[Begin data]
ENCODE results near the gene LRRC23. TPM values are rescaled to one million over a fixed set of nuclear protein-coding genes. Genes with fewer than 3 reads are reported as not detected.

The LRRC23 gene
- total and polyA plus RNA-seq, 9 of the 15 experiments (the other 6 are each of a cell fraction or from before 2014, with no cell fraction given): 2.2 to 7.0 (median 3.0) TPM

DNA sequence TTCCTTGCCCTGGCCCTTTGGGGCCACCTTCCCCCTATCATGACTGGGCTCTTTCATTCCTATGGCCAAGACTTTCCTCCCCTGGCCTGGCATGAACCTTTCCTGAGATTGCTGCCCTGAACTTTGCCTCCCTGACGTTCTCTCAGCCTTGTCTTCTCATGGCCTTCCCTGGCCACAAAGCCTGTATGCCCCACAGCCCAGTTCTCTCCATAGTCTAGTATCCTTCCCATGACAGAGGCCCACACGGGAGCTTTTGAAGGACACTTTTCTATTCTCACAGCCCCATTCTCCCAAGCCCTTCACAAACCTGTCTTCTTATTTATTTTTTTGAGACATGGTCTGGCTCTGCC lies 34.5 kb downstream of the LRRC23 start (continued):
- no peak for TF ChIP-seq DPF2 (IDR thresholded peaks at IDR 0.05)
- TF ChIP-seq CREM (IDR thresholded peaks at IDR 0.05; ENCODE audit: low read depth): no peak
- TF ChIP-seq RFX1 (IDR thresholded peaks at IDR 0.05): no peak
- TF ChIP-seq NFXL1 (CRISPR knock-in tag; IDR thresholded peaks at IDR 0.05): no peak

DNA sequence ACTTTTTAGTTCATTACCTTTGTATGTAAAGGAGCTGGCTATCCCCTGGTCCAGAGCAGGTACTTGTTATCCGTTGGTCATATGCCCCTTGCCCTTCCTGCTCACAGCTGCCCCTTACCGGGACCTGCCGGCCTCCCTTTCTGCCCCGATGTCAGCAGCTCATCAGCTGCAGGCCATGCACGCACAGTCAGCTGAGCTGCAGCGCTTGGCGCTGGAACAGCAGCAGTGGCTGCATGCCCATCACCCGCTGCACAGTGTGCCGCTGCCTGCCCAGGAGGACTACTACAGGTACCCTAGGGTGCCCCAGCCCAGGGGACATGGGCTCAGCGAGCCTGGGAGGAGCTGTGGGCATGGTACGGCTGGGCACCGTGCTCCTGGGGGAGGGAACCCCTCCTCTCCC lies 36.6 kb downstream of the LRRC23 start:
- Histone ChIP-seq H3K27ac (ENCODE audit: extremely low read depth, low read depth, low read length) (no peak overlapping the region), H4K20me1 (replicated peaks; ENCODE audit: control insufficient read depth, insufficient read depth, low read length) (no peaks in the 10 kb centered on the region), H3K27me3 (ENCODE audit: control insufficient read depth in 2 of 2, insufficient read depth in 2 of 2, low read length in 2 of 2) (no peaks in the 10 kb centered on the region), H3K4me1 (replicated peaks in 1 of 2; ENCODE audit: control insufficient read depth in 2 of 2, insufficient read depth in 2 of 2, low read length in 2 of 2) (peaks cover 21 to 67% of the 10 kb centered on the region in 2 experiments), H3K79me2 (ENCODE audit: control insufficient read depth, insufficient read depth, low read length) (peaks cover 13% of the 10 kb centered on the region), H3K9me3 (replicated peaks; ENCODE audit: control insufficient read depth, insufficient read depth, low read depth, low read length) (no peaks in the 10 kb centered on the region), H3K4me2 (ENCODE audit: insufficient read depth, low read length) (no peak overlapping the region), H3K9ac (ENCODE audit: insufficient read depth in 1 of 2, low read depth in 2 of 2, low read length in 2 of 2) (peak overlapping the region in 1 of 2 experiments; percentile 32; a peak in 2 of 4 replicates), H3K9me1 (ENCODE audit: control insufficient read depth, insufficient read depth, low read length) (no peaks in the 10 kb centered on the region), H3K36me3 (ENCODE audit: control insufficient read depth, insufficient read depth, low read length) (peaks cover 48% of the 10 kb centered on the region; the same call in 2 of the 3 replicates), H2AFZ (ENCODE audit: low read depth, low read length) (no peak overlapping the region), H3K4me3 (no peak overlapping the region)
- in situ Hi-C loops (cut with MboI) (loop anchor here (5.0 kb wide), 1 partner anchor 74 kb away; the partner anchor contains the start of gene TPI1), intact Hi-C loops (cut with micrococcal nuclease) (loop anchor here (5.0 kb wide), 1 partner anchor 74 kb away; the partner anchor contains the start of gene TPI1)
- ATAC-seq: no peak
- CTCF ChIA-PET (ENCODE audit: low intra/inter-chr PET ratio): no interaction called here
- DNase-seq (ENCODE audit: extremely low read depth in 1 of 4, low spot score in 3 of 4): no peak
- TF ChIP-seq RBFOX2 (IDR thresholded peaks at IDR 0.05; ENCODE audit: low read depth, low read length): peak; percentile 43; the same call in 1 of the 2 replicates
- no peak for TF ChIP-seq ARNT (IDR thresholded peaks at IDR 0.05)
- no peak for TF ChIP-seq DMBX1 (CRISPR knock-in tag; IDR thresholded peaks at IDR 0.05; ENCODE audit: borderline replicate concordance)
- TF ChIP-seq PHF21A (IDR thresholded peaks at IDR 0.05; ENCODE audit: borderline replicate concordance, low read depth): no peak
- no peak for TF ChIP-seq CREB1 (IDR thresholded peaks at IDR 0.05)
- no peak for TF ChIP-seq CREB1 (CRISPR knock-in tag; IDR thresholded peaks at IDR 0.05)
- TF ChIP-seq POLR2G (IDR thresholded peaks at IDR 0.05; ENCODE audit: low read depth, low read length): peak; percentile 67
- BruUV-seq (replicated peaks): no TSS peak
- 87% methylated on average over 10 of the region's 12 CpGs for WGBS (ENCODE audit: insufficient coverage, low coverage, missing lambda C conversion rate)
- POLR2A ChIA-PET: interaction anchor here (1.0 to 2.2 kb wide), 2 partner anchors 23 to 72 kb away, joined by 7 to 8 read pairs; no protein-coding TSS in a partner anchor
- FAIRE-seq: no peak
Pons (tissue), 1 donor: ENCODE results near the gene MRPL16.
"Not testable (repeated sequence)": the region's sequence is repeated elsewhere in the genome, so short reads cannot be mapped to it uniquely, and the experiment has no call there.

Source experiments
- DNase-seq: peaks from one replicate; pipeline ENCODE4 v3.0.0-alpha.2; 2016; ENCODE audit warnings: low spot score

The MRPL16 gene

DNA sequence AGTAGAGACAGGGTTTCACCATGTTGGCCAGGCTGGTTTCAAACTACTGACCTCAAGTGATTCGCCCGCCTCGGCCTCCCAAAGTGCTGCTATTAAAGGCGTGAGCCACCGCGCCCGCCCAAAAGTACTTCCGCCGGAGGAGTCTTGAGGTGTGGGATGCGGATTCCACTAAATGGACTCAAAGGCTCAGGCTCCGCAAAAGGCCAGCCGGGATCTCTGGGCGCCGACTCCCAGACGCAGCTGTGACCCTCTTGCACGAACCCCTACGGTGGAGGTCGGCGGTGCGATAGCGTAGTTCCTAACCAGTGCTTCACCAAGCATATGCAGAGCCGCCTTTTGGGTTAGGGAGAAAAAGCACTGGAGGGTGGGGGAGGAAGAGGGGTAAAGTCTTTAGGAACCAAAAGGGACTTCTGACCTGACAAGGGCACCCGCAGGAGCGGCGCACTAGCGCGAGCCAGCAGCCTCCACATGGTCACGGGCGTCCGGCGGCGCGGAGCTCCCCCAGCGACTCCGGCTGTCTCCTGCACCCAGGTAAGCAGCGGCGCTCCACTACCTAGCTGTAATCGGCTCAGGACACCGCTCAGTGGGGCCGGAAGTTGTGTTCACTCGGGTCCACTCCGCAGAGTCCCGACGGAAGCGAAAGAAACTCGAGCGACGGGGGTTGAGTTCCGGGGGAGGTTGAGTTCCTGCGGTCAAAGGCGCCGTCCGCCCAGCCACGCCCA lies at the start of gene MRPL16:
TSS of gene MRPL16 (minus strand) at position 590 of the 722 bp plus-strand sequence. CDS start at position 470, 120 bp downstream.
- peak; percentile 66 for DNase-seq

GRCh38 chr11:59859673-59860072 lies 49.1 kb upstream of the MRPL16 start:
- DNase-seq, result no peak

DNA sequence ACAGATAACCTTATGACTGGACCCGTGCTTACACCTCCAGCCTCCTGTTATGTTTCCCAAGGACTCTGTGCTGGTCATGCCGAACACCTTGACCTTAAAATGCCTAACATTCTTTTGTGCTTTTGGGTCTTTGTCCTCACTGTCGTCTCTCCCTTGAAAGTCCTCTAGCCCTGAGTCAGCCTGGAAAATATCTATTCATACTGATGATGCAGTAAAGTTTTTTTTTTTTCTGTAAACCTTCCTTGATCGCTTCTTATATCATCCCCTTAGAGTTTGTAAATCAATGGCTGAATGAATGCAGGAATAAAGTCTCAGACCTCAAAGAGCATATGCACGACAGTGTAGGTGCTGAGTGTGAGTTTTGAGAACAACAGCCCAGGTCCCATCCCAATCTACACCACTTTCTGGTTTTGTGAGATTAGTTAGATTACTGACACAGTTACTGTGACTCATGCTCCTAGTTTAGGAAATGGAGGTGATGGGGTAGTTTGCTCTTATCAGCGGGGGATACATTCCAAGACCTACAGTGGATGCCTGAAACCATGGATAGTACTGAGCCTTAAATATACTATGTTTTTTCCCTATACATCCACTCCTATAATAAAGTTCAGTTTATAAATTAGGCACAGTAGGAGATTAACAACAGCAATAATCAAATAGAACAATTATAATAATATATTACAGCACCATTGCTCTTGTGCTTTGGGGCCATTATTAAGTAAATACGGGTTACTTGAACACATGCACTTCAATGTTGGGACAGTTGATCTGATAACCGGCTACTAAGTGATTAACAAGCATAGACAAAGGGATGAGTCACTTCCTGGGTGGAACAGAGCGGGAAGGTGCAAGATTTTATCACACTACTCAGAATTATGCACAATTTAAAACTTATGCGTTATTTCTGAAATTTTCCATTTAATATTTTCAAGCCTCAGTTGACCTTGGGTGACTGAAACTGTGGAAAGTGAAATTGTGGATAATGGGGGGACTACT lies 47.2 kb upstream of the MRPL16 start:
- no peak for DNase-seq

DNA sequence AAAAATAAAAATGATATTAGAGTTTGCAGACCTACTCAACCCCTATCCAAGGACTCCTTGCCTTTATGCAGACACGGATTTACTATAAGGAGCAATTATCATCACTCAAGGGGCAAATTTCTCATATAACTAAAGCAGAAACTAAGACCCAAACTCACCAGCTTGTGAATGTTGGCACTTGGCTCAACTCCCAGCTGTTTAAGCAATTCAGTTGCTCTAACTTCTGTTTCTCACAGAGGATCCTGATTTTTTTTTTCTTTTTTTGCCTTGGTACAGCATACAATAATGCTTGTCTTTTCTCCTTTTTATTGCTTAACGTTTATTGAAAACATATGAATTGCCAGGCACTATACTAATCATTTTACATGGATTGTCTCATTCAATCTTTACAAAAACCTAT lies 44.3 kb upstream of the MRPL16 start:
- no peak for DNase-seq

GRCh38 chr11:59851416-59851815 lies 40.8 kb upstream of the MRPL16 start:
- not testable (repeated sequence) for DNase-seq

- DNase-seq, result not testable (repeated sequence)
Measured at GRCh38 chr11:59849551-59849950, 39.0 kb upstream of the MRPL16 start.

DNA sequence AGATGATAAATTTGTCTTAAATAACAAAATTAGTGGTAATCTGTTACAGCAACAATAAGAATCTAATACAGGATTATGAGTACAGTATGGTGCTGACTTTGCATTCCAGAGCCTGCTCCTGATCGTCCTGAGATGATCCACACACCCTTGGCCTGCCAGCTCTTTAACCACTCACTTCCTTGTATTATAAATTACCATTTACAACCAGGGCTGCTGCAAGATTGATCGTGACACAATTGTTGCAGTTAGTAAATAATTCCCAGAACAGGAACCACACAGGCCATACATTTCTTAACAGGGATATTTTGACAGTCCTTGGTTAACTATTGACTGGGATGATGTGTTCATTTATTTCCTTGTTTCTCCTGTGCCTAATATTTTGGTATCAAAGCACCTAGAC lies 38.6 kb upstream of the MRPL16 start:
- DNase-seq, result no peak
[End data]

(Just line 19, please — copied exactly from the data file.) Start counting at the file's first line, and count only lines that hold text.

- no peak for TF ChIP-seq CREB1 (IDR thresholded peaks at IDR 0.05)